All Hands: Touch-Free Is Fast Overtaking Touch-Screen

By Alexandra Man & Michael J. Mintz April 06, 2011 Comments

One of the major technological revolutions of the past few years has been the touch-screen. From touch-screen phones, computer tablets and televisions, everything can be done with the brush of a finger. But it seems that trend may already be passé, with the touch-less technology becoming the real star.

Two Israeli tech companies are at the forefront of the touch-free technology, also called Natural User Interface (NUI). eyeSight, launched in 2005, focuses on the touch-free control of devices such as laptops, tablets, navigation systems, TVs, etc. eyeSight uses special software in combination with a device’s built in camera – or attachable one – to identify hand gestures and motions to control the device.

Now, instead of swiping your fingers on your iPad when browsing through a recipe, for example, you can simply swipe the air, leaving your tablet grease-free. While driving and using navigation, the touch-free technology means your hands can stay close to the wheel rather than fiddling with the screen. It also means no longer having to take off your gloves in the winter, as many touch-screen devices only react to the natural temperature of your skin, says eyeSight CEO Gideon Shmuel.

Another Israeli company taking the touch-free world by storm is PrimeSense. Instead of using a device’s built-in camera, PrimeSense has developed its own camera and hardware, which actually works as a 3D image sensor. This allows for a highly complex array of motions, which most other cameras may not be able to detect.

PrimeSense first made headlines when it teamed up with Xbox to create the Kinect gaming experience – which, according to the Guiness Book of Records, is the fastest selling electronic in history. Their goal was to create a combination of adventure with natural motion. As opposed to the Wii, Kinect gaming is done completely hands free. To punch is to punch; to jump is to jump, etc. “We are the natural interaction company,” Adi Berenson, VP of Business Development and Marketing at PrimeSense told NoCamels.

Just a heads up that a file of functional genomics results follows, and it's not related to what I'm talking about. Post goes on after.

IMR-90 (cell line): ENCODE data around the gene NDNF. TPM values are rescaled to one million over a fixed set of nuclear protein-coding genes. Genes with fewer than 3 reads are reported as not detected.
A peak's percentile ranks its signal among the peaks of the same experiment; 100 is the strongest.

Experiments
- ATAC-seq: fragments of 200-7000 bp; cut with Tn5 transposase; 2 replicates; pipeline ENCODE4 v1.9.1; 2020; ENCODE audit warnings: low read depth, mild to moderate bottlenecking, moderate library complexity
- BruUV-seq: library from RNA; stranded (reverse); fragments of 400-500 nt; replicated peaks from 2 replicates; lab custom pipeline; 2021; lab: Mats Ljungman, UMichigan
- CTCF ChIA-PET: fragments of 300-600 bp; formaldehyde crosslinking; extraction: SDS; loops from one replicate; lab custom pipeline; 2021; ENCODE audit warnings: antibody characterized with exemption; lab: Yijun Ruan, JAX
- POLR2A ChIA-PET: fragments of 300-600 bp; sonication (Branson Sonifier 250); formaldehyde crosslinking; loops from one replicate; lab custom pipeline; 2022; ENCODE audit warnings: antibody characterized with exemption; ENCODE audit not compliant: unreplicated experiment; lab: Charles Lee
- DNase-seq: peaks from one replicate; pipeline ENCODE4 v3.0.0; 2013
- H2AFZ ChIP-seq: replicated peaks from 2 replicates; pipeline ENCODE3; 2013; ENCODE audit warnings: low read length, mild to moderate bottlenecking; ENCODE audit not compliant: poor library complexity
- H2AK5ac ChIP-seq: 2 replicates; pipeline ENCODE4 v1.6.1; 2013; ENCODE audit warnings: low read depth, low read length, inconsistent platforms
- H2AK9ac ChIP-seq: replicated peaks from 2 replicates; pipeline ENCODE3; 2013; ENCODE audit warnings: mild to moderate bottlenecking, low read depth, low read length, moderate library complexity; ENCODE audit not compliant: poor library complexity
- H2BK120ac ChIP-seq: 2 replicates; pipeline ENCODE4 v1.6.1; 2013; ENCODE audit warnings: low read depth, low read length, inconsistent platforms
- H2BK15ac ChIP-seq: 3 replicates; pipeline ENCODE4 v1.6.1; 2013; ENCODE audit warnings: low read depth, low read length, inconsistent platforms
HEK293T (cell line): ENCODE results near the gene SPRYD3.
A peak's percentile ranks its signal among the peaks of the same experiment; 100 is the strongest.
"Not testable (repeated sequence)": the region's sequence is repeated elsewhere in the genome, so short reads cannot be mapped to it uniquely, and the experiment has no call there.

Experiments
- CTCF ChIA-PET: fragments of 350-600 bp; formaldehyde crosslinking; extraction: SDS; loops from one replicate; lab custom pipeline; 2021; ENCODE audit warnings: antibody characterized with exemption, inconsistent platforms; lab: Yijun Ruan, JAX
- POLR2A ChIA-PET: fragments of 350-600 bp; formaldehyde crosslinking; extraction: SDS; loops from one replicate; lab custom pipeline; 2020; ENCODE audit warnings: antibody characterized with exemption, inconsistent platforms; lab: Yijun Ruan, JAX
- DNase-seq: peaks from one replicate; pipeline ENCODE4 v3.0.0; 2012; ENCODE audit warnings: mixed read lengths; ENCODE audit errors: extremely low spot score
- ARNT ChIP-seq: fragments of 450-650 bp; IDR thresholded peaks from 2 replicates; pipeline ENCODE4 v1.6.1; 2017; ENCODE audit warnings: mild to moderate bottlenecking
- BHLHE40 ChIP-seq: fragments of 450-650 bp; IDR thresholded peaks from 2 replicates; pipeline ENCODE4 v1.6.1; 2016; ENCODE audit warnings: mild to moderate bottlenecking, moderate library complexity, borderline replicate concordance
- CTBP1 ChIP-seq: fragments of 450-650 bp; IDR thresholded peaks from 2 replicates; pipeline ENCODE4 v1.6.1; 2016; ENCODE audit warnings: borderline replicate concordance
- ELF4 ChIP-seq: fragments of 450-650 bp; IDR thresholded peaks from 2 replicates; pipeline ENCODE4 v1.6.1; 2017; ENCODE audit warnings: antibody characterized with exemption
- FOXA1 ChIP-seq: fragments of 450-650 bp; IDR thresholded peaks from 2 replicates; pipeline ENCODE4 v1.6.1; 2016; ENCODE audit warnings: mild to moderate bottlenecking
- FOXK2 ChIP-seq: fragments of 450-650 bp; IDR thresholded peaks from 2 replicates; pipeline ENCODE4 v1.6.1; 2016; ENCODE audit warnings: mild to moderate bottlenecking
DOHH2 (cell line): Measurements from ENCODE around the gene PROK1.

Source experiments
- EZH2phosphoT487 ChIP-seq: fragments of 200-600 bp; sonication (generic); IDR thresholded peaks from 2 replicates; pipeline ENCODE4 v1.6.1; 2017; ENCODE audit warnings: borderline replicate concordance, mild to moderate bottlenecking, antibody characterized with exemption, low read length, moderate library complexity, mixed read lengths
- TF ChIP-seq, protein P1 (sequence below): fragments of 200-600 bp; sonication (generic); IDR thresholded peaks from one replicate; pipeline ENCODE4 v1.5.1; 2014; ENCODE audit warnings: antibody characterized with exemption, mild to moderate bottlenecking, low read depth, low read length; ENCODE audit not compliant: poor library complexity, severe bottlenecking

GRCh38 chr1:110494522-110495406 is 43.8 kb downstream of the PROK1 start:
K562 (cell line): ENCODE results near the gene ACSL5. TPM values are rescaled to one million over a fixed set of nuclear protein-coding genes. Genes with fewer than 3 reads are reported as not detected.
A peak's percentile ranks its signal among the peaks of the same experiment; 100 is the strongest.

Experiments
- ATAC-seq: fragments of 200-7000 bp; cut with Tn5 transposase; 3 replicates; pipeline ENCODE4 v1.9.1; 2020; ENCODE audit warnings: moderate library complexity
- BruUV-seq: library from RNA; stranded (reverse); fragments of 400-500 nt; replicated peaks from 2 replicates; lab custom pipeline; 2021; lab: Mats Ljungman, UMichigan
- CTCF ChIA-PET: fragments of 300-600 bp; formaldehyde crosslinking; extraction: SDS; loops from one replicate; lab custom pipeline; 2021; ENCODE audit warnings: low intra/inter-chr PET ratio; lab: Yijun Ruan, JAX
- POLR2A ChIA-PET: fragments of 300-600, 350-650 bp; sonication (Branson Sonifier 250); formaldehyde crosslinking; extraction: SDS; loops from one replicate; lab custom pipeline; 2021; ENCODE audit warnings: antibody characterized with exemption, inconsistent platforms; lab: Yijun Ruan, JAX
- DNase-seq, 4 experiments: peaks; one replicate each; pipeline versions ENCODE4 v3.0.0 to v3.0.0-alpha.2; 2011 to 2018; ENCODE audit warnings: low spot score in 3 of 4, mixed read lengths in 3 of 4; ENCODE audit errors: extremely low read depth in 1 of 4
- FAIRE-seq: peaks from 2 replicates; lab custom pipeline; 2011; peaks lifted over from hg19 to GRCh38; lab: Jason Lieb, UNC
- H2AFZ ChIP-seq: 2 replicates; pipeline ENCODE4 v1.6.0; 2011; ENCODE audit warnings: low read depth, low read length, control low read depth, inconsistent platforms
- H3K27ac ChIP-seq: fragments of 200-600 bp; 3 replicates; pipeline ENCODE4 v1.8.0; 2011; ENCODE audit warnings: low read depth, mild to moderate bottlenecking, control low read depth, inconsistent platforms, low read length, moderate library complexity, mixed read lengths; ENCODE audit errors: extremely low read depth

The goal, according to Berenson, is that when a user’s avatar jumps 100 feet it isn’t a result of pushing a button, but rather from actual jumping – giving the user a feeling of, “Hey, I jumped 100 feet!”

Beyond gaming, Berenson claims that their technology will completely change the way we interact with our homes, bringing touch-free to every aspect of living. Like eyeSight, the goal is not just limited to gaming, but also to control the environment around us. Beyond just the idea of touch, Berenson believes that this NUI technology breaks down boundaries where other devices fail. Furthermore, PrimeSense wants to bring the computer and internet experience to the living room. When connecting with PrimeSense technology, surfing the Internet, according to Berenson, will be liberated from having to be in front of your computer, putting the control completely in the users’ hands.

“You can play games, use an interactive personal trainer, whatever…it’s another form of interacting with the living room” adds Berenson. As opposed to most other motion sensory cameras like traffic cameras and others, which use 2-dimensional tracking, PrimeSense uses a 3D system and digitizes all the problems that exist in other cameras.

It’s not that complicated after all – eyeSight’s technology tracks the user’s hand gestures in front of the built in camera and converts them into commands that are used to control functions and applications in the device, in real time. The technology is optimized to low CPU usage, operating with low cost entry level cameras and in challenging lighting conditions. The software can be integrated at various levels of the device – starting with the chipset level, operating system, software and specific applications.

But back in 2004, to many touch-free seemed decades away. That’s when a group of image processing professionals with experience in research, implementation and optimization of real time algorithms for embedded platforms joined forces to form eyeSight and revolutionize the way man and machine interact and make it both simple and intuitive.

Fast-forward to 2011 and eyeSight “users can remotely control their music and video player, browse through eBooks, manage presentations, play games, control PC apps and carry out many other tasks without touching the keyboard or touch screen,” said Gideon Shmuel. “It is ideal for functions that do not require hands-on management and offers a new and improved user experience.”

Photo courtesy eyeSight

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